ONC: Time to 'double down' on putting patients first
Under the leadership of Dr. Farzad Mostashari, the Office of the National Coordinator (ONC) for Health IT will “double down” on its efforts to smooth the path for healthcare providers in adopting electronic health records and to put the patient front and center in its programs and message.
It will also be more aware of an expected explosion of consumer e-health tools and products as a result of wider use of health IT by providers and the volume of electronic information that becomes available.
These are not entirely new directions, but ONC will give them greater emphasis as providers start to do the complex work of establishing electronic health records (EHRs) and performing the measures to meet meaningful use, Mostashari said.
“We’re moving into a time of intense execution. I know from personal experience implementing electronic health records in small doctors’ offices in some underserved communities in New York and health centers and hospital outpatient partners just how incredibly hard this work is,” he said April 13 at his first meeting as national coordinator and chairman of the Health IT Policy Committee, a public/private advisory panel.
“We are going to need to execute and continually improve in terms of the implementation of our programs,” he added.
Kathleen Sebelius, secretary of the Health and Human Services Department, named Mostashari the national coordinator April 8.
“The future is closer now than it was two years ago,” he said, referring to when Dr. David Blumenthal stepped into the national coordinator’s role in 2009.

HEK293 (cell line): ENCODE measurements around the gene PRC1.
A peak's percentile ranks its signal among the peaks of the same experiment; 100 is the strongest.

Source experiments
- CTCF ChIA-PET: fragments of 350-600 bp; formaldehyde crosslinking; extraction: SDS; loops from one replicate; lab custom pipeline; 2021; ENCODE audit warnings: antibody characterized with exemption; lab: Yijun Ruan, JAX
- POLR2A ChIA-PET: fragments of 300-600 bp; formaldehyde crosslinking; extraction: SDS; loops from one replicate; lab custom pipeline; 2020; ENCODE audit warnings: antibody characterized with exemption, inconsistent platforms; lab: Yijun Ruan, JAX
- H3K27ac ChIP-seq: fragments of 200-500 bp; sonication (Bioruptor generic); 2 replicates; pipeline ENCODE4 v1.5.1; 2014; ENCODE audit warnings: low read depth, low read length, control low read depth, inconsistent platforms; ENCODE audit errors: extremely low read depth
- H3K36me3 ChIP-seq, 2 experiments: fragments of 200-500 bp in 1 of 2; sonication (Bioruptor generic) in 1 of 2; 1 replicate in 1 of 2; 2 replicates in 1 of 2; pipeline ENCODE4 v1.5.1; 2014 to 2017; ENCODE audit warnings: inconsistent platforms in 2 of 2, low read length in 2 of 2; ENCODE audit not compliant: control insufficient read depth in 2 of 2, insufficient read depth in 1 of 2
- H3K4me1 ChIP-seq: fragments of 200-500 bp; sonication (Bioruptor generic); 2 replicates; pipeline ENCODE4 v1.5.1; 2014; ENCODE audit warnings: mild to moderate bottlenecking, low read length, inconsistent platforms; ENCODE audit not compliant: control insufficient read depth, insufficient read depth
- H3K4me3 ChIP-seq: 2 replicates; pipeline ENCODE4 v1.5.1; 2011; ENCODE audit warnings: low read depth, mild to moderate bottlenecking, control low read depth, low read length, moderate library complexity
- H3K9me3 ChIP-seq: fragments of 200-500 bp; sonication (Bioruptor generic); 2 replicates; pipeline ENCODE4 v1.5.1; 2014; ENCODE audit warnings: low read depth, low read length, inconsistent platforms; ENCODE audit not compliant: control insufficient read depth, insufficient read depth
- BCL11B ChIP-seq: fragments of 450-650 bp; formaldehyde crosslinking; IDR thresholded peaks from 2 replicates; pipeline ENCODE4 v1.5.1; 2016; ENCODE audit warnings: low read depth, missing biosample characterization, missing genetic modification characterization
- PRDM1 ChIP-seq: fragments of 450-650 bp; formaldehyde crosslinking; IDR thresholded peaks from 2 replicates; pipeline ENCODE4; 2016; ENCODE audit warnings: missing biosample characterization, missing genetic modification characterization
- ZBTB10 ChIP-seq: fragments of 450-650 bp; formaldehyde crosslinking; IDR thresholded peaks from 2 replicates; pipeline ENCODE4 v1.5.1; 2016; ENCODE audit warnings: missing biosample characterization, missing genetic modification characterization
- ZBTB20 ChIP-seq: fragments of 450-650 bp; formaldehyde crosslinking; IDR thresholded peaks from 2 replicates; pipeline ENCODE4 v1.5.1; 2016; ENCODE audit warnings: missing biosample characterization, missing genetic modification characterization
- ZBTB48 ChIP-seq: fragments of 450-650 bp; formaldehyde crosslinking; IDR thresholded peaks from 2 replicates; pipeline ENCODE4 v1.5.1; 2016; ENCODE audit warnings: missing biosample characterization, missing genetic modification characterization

ONC will increase its efforts to communicate better what its health IT plans mean for physicians, frontline staff, patients and consumers. ONC will also stress the importance of patients and their interests, which has been a driver for quality measures and privacy and security guidance. Technology is advancing so that there are opportunities for greater patient information protection, such as more granular implementation of patient preferences through metadata.
Mostashari anticipates “truly explosive and disruptive innovations” in the consumer health market because of the flood of electronic information. He cited tools for population health management, patient-provider communications, visualization of data, and improved decision-making.
The meaningful use framework has offered a means to tap health IT to improve quality, efficiency, and to coordinate care. Now, programs from the health reform law, such as the recently published proposed rule for accountable care organizations (ACO), are rolling out and in combination with meaningful use are assisting in the transformation and availability of information in a way that Mostashari said is “unprecedented.” The ACO rule incorporates meaningful use of EHRs, health information exchange and sharing patient data to coordinate care.
“It’s an incredibly exciting time because finally the stars are aligned so that the information and what information technology can provide in the service of improved quality and safety is aligned with not just what providers and hospitals want to do every day, but that payment will enable them to be successful doing so,” he said.